Scientists able to turn ferromagnetism on/off in non-magnetic materials

Draax

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Gatorade and 1 volt = Ferromagnetism

https://phys.org/news/2020-07-gold-valuable.html

In the study, the researchers used a technique called electrolyte gating. They took the non-magnetic iron sulfide material and put it in a device in contact with an ionic solution, or electrolyte, comparable to Gatorade. They then applied as little as 1 volt (less voltage than a household battery), moved positively charged molecules to the interface between the electrolyte and the iron sulfide, and induced magnetism. Importantly, they were able to turn off the voltage and return the material to its non-magnetic state, meaning that they can reversibly switch the magnetism on and off.
 

KD5ZXG

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Manganese isn't magnetic either. Till you put Manganese Oxide in a crystal with Iron Oxide and Zinc Oxide.
The soft ferrite used for the chokes on your MB and GPU is working the Manganese, not so much the Iron.
Somehow it picks up a much needed clue from the Iron, but the iron is a hard lossy fridge magnet. You want
to stay well below the threhold of Iron's permanent involvement. In chokes, its all about the Manganese.
No idea what Zinc Oxide's purpose might be in Ferrite...

Then there's Heusler alloys. https://en.wikipedia.org/wiki/Heusler_compound
Just saying its not unknown for magnetism to be created or destroyed by neighboring electrons.

The artcle didn't say how fast or efficiently electrolyte Voltage might switch magnetism on/off.
To be useful, must beat traditional magamps and parametrons switched or pumped by Current saturation.
 
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alxlwson

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Aluminum isn't magnetic either... However, turn it molten and surround with a DC field, and it becomes magnetic. It's how they pour giant aluminum ingots, the DC method.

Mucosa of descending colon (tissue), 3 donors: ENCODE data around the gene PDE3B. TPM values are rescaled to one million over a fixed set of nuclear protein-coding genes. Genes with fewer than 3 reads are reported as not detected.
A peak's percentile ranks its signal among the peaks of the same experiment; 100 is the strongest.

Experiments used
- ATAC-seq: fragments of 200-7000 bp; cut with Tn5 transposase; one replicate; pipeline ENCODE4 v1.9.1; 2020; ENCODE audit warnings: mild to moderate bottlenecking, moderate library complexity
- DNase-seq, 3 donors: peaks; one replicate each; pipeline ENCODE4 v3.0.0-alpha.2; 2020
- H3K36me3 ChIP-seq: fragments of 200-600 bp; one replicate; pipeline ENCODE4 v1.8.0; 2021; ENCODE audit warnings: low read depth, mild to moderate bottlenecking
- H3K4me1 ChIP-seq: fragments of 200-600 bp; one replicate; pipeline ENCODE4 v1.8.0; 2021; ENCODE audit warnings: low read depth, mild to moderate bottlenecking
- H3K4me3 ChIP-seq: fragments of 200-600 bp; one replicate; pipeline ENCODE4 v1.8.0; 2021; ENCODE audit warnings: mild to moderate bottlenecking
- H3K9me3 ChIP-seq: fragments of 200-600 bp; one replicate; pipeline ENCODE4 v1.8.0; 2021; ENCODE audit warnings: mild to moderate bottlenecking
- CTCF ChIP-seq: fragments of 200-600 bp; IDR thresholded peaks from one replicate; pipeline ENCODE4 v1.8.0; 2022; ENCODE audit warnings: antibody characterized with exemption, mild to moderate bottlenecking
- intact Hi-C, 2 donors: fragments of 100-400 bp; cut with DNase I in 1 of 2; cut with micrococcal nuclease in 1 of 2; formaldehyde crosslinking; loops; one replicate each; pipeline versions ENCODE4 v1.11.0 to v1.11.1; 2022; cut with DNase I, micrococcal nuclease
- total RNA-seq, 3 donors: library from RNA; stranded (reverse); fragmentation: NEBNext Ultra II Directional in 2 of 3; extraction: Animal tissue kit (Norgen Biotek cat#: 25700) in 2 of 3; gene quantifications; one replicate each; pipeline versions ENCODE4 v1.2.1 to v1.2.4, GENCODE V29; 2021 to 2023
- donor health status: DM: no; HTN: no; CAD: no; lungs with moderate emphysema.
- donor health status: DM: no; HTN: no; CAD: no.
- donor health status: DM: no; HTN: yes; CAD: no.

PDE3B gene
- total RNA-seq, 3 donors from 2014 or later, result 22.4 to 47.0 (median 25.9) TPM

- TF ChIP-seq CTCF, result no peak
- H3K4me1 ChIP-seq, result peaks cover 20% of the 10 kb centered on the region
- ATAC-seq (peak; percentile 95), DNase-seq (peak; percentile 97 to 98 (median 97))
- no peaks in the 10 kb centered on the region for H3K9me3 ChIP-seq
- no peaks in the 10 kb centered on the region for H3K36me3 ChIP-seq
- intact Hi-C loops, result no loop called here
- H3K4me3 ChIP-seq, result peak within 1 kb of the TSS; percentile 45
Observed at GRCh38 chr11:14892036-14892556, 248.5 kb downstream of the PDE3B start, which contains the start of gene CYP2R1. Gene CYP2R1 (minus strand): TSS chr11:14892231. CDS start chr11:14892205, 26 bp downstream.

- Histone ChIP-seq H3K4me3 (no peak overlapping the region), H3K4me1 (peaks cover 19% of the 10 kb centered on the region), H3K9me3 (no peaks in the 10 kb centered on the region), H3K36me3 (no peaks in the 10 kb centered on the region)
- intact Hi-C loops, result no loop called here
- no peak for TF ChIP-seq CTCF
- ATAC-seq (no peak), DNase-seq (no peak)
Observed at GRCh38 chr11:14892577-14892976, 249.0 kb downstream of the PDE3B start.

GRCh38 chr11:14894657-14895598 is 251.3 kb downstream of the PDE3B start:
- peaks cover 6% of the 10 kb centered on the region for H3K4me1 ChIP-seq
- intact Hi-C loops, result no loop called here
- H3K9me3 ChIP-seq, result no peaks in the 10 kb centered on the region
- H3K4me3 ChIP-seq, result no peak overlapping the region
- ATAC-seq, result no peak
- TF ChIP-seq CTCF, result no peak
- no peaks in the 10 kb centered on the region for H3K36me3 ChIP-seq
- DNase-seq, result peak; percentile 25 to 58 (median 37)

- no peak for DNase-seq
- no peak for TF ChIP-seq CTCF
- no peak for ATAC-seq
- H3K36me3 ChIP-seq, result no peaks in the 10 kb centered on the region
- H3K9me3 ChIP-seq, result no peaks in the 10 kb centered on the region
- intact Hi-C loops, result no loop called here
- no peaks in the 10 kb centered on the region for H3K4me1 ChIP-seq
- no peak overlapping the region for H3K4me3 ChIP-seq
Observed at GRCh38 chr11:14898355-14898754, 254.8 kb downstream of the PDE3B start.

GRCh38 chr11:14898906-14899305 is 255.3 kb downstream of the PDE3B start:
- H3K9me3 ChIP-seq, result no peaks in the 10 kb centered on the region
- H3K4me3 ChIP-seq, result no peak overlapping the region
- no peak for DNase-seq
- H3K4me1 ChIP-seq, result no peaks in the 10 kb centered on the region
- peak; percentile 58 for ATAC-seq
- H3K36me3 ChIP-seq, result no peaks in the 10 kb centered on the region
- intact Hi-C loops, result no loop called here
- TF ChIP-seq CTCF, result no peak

Jagger100

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I assume this would give motors the ability to have high steady state force with low amperage. Basically high torque position holding control with a motor with lower amperage and size. Basically you can make Gundham's.
 

alxlwson

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I assume this would give motors the ability to have high steady state force with low amperage. Basically high torque position holding control with a motor with lower amperage and size. Basically you can make Gundham's.

No.
 

serpretetsky

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Aluminum isn't magnetic either... However, turn it molten and surround with a DC field, and it becomes magnetic. It's how they pour giant aluminum ingots, the DC method.
Just wanted to clarify because I was trying to look up this process:
DC field: DC electric field? just a plain static electric field? Or current passing through the molten metal? Or static magnetic field?
DC method: direct chill casting?
 

Burticus

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Nobody tell that Magneto guy about this.... that guy will take control of the world's supply of sports drinks!
 

alxlwson

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Just wanted to clarify because I was trying to look up this process:
DC field: DC electric field? just a plain static electric field? Or current passing through the molten metal? Or static magnetic field?
DC method: direct chill casting?

Using DCV to create a large electromagnetic field around the Milton aluminum as it is poured.

Yes, direct chill casting is one interesting method.

I had my terminology incorrect though. This is the process I was describing: https://link.springer.com/article/10.1007/BF03221174
 
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